Another highlight from this outstanding album is Alston’s take on ‘Jesus Gave Me Water’, a real foot-stomping rendition of the song made famous by The Soul Stirrers and Sam Cooke. The inclusion of a gospel choir as well is impressive, and they back up Alston’s soulful lead gorgeously. Once again, Alston demonstrates on this one that he has lost none of his range over the years, reaching the highs and lows throughout his take on this classic.
Other vocalists join Alston on True Gospel: on ‘Irreplaceable’ Alston is joined by Grammy-Award winner Regina Belle, another vocalist of immense talent, and on ‘Yes, God is Real’ his son joins in a particularly emotional and poignant reading of the song. His son has clearly has inherited much of his father’s musical ability. Most impressively is the inclusion of the ‘Prince of Sophisticated Soul’ Will Downing on ‘Jesus Is A Friend of Mine’. This collaboration is a match made in musical heaven, with Downing bringing his unique brand of classy neo-soul to the album. Downing’s incredible smooth and silky voice contrasts stunningly with Alston’s gruffer voice, both complimenting each other rather than trying to out-sing each other. There’s even a nod to the Manhattans with the brilliant inclusion of ‘Shining Star’ at the bridge. This is definitely the highlight of the album.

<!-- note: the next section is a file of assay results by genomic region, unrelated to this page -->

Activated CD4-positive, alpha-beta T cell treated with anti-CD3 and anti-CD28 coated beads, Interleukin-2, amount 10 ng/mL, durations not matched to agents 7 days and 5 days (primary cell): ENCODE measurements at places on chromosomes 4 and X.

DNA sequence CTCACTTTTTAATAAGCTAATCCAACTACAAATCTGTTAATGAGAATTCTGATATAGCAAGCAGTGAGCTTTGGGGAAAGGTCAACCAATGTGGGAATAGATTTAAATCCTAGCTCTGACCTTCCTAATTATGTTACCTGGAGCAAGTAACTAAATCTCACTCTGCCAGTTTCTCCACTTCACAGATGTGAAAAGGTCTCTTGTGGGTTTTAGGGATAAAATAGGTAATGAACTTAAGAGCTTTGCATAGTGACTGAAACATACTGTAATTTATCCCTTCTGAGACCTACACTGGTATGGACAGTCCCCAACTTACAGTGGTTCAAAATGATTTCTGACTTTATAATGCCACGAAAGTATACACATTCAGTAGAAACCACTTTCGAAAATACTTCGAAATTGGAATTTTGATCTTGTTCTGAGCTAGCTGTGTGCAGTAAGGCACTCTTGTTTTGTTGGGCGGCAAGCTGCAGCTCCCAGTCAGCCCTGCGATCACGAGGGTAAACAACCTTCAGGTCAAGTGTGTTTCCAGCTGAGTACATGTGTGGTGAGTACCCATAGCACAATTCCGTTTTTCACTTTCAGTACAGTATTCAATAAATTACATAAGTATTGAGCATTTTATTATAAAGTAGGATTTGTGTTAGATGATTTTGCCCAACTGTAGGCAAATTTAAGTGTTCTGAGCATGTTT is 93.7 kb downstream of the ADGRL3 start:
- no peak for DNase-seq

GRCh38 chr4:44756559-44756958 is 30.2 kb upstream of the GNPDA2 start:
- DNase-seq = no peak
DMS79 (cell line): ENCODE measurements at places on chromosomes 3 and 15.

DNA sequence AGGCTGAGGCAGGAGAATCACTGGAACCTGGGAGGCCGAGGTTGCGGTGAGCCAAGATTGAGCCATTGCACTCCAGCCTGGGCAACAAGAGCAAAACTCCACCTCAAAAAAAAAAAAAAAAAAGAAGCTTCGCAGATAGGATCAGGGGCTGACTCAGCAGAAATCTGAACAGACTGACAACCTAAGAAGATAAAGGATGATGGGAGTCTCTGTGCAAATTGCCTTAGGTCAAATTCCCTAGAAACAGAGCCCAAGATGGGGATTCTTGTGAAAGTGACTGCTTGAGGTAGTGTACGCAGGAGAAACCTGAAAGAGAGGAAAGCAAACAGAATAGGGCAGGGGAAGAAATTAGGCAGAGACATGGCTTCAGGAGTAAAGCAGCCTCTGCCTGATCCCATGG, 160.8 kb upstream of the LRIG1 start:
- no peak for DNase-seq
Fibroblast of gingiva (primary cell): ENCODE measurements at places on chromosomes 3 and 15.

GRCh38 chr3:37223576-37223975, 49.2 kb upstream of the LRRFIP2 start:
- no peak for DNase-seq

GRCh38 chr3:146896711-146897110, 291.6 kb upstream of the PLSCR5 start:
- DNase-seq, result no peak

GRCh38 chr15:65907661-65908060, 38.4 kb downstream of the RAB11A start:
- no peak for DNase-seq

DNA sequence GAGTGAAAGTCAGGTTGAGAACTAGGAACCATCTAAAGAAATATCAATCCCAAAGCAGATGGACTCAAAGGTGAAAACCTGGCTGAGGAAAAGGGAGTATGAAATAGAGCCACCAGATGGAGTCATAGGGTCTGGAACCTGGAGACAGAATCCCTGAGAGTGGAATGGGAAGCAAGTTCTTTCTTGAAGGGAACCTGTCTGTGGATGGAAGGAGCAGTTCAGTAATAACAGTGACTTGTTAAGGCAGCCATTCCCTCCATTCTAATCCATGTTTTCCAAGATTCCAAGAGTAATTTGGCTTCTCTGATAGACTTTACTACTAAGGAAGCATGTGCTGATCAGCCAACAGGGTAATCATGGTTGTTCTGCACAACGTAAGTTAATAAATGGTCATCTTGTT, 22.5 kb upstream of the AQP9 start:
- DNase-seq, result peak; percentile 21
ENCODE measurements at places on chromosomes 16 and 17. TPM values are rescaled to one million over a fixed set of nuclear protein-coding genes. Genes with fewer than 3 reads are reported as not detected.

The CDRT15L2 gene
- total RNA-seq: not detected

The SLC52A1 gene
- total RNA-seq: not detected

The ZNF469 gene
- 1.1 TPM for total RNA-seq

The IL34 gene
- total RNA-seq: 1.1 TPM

All in all, True Gospel is a stunning album from Gerald Alston and deserves much more attention than it’s currently receiving. That however is the tragedy of the modern music business: whilst Alston can draw thousands of people to see The Manhattans perform their classic hits, he will struggle to get the attention and sales that this album deserves. In part this is the fault of the record companies who chase trends rather than good quality music, but it is also partially the fault of the fans that too often dismiss new releases by such legendary artists, preferring to stick with what they know. On True Gospel Alston has proven that such artists can still produce brilliant music, and has set a great example to his contemporaries who might consider releasing new music in the future. We can only urge all soul music fans reading this to check this superb album out.
(On a personal note, The Manhattans were one the groups that hooked us to soul music. As a teenager Haff acquired/stole his parents record collection, and one record in particular caught his interest: a 12” single of The Manhattan’s ‘Crazy’, backed with ‘Kiss And Say Goodbye’, ‘Hurt’ and ‘Shining Star’. The Manhattans quickly became one of his favourite ‘70s groups, and he spent an inordinate amount of time tracking down a copy of their excellent Forever By Your Side album on vinyl. Now to be in contact with Mr Alston and for him to be so generous with his new release means a lot to us here at The Funk & Soul Revue, and we thank him for his kindness and wish him all the success he deserves with True Gospel and with The Manhattans.)